lemme learn ya a thing or two.

back at it again.

Today we'll be going over how we can handle how errors work within our Lisp dialect.

 

First thing we can easily notice is how if we do something such as dividing by zero, the [interpreter] program crashes.

 

 

What are we going to do about this? Well thankfully, C allows us to properly handle errors. We're first going to use enum to enumerate all possible error types (or rather, the most common ones we'll get), and use lval to define our Lisp values. Go ahead and place this after our initial char* declaration.

 

 

While we're at it, let's create a new struct regarding lval.

 

 

Perfect, but we'll also need to declare some type stuff. The first thing will be to create a new error type, and a new number type, then print our Lisp values.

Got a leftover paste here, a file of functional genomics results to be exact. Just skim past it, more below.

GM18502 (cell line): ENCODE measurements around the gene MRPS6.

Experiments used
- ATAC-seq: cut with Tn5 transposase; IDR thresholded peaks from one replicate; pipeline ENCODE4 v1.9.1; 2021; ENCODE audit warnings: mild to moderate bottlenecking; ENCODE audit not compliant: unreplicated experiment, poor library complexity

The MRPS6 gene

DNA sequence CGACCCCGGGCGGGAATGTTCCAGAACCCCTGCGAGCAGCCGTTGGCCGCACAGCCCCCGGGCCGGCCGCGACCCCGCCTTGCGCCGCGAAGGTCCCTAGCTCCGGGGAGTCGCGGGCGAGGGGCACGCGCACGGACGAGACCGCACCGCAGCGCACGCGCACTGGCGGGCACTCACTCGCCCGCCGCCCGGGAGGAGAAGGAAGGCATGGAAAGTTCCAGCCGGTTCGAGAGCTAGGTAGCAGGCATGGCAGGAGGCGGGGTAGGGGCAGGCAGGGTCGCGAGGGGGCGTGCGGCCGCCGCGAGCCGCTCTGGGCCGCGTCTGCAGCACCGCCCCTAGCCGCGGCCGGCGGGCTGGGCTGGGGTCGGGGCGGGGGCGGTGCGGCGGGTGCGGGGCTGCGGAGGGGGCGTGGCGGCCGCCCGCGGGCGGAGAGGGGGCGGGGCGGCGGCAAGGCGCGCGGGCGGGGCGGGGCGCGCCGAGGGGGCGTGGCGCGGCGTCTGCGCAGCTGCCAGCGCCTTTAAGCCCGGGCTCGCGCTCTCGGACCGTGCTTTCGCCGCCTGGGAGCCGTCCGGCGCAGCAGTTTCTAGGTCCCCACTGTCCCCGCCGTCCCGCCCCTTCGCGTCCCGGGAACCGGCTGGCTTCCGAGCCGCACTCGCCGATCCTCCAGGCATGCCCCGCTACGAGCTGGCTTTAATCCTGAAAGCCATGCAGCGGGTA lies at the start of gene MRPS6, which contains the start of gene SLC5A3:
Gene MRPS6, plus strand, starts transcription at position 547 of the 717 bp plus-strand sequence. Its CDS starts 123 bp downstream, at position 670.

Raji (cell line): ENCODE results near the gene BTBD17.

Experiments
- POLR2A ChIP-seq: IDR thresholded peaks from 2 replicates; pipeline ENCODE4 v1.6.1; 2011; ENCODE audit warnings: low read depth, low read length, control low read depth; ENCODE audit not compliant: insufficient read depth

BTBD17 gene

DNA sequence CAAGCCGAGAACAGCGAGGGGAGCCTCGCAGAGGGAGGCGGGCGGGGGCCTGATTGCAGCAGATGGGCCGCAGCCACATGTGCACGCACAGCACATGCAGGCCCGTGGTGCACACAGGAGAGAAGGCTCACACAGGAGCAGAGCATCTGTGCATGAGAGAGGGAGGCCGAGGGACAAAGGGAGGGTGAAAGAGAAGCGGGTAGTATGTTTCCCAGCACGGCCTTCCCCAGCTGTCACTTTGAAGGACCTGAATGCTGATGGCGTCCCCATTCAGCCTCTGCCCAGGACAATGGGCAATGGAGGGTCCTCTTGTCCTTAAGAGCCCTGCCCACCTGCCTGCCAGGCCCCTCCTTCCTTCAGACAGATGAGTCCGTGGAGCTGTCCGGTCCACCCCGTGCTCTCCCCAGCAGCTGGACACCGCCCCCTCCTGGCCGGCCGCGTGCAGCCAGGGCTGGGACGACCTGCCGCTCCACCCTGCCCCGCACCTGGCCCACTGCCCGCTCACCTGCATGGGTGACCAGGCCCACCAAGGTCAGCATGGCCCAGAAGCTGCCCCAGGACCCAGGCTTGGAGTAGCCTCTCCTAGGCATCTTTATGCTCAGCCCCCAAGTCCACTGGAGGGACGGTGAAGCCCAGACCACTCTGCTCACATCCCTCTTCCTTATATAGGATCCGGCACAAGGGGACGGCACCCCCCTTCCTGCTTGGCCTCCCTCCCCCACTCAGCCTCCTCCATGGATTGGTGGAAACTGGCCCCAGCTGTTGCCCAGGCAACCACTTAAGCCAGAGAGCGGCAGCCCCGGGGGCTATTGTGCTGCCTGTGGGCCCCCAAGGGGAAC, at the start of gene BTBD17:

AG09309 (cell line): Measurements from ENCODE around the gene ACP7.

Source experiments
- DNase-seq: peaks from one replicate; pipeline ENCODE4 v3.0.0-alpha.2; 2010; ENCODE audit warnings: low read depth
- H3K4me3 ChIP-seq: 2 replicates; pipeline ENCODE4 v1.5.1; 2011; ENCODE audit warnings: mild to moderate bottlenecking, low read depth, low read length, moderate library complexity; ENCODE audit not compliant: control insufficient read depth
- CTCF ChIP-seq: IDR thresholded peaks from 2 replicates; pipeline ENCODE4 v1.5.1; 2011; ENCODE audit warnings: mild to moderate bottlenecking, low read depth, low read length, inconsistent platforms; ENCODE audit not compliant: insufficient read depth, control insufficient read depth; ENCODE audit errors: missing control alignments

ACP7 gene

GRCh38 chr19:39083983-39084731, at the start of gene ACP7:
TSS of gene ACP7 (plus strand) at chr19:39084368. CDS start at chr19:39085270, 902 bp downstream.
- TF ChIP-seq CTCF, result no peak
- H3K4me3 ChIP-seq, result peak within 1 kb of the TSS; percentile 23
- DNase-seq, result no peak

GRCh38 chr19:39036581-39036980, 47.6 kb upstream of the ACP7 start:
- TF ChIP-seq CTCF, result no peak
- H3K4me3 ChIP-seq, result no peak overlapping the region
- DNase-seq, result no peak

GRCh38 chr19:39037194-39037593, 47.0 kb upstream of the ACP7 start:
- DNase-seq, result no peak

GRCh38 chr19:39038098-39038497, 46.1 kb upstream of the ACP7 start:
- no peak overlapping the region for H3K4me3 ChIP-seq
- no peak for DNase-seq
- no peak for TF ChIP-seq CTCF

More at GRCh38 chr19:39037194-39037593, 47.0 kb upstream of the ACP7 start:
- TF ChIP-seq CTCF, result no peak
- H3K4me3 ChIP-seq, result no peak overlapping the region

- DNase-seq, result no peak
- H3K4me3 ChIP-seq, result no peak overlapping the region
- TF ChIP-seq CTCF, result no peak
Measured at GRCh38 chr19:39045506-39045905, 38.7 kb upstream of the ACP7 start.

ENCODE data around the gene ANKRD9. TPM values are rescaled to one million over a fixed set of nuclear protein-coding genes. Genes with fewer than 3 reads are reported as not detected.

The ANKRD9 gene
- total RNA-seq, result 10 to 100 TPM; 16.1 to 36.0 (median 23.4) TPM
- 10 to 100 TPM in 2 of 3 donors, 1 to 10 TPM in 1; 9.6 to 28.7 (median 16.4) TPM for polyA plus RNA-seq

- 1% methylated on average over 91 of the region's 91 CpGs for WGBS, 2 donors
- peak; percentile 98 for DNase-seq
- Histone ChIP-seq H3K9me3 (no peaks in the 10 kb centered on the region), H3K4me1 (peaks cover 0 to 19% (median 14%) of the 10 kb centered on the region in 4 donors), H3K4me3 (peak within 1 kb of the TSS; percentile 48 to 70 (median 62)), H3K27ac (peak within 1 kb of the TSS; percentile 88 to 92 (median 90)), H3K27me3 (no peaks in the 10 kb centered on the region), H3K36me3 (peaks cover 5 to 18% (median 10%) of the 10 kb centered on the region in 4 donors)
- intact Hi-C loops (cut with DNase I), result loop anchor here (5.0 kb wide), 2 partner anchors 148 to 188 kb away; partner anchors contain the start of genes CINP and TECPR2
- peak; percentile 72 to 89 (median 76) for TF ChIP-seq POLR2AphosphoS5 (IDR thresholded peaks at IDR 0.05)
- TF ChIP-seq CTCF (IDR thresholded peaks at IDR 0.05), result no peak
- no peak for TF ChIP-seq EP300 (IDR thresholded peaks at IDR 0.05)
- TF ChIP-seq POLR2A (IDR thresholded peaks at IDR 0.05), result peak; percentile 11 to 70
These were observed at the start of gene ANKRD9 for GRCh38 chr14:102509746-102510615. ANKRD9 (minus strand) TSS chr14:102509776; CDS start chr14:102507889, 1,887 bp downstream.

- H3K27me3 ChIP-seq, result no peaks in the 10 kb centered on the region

As you can tell, you can have a lot of fun here. Just pay attention what the error prints pertain to.

 

Now that we have our errors ready, let's define when they can be used.

 

 

Cool. Now, your code should look something like this:

 

 

Now run, and try to intentionally cause an error. Go ahead, try. Nerd.

 

 

Good stuff.

 

Tomorrow, we'll start to wrap things up by extending our language further.

 

 

 

tutorials on whatever, daily. doesn't have to be tech-related, but it mostly is.